The alarm system grew out of the need for automated detection of intrusion and life safety dangers.  These intelligent sensors have grown rapidly to serve this market need.  Telephone dialers made sensor information available to central stations, which were then able to notify authorities for the proper response.  However if you can’t see what is happening at the premises, how do you know if the alarm is real?  Somewhere between 90% and 95% of all calls from traditional intrusion systems are false alarms and with the number of systems growing every year, a huge burden has been created for first responders. Today we have the ability to use the networked communication capabilities, both wired and wireless to quickly gain access to alarm signals, networked video and video/alarm solutions.

This quicker response is the better response, especially when it comes to intruders. Priority Response is a process adopted by law enforcement and dispatch teams. It means that video-verified alarms are seen by the central station as crimes in progress, and police are immediately sent to the scene.  Not only does it reinforce the value of video alarm systems, but it also benefits the entire community with: Better protection for customers; better information for law officers responding to potentially dangerous situations; fewer losses and reduced payouts for insurers and… more arrests, more consistently.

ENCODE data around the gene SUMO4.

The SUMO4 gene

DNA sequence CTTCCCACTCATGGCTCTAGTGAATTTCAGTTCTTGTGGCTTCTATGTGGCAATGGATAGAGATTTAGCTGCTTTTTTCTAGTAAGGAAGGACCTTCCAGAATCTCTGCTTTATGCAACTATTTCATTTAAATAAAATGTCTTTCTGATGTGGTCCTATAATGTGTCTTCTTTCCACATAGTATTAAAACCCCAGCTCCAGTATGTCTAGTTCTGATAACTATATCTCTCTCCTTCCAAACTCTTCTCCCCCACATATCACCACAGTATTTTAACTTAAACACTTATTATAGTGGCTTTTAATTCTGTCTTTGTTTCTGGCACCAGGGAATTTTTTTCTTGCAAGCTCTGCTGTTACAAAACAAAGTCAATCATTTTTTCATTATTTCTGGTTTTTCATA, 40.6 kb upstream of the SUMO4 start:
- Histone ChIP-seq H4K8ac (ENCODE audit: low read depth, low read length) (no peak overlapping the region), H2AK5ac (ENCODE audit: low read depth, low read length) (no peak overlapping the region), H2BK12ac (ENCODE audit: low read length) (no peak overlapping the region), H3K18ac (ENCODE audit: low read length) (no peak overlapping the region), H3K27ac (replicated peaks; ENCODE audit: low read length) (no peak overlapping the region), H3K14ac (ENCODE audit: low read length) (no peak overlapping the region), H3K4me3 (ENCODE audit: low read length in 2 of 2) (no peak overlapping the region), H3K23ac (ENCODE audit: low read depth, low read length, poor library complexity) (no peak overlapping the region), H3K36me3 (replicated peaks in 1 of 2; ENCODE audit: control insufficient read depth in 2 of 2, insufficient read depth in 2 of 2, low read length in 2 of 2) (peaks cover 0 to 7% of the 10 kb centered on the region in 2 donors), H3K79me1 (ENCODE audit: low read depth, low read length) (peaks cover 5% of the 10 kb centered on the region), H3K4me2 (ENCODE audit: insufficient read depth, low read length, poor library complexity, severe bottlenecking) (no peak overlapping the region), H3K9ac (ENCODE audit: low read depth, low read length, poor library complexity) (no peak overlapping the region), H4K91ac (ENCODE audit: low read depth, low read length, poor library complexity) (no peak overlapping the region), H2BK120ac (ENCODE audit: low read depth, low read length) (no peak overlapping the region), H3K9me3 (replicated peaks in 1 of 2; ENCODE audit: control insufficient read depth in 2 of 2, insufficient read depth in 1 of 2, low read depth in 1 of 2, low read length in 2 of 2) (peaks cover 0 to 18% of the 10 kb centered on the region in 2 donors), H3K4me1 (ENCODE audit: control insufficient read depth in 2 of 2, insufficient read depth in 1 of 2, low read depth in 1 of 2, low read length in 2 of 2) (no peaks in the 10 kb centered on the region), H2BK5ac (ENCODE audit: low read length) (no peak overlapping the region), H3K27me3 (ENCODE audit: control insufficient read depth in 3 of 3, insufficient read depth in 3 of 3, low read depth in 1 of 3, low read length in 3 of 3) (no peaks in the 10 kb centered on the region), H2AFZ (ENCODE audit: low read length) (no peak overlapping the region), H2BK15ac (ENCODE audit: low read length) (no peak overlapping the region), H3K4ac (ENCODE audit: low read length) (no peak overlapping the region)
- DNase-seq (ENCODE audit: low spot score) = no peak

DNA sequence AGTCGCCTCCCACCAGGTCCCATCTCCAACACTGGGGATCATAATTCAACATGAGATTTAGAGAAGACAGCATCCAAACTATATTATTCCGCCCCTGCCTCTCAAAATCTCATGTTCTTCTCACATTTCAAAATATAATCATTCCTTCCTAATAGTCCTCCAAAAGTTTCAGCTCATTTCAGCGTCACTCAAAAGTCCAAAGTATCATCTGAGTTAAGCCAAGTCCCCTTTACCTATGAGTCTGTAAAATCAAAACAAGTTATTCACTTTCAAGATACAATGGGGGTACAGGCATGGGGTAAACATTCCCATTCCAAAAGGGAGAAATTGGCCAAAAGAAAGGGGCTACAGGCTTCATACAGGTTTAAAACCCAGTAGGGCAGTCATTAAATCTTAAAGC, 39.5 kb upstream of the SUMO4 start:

Two of the best systems we offer every day are stand alone video alarm solutions such as Videofied ( http://www.videofied.com ) and proven video analytics such as: VideoIQ ( http://www.videoiq.com ) from Avigilon ( http://avigilon.com ) that operate on both traditional digital video and IP HD surveillance systems.  These analytic additions promise not only to send timely verification clips of critical incidents for easy viewing by remote monitoring centers, but can also separate false events from real alarms.  Video systems today can automatically recognize smoke and fire; determine if a real person tripped a sensor and who that person is.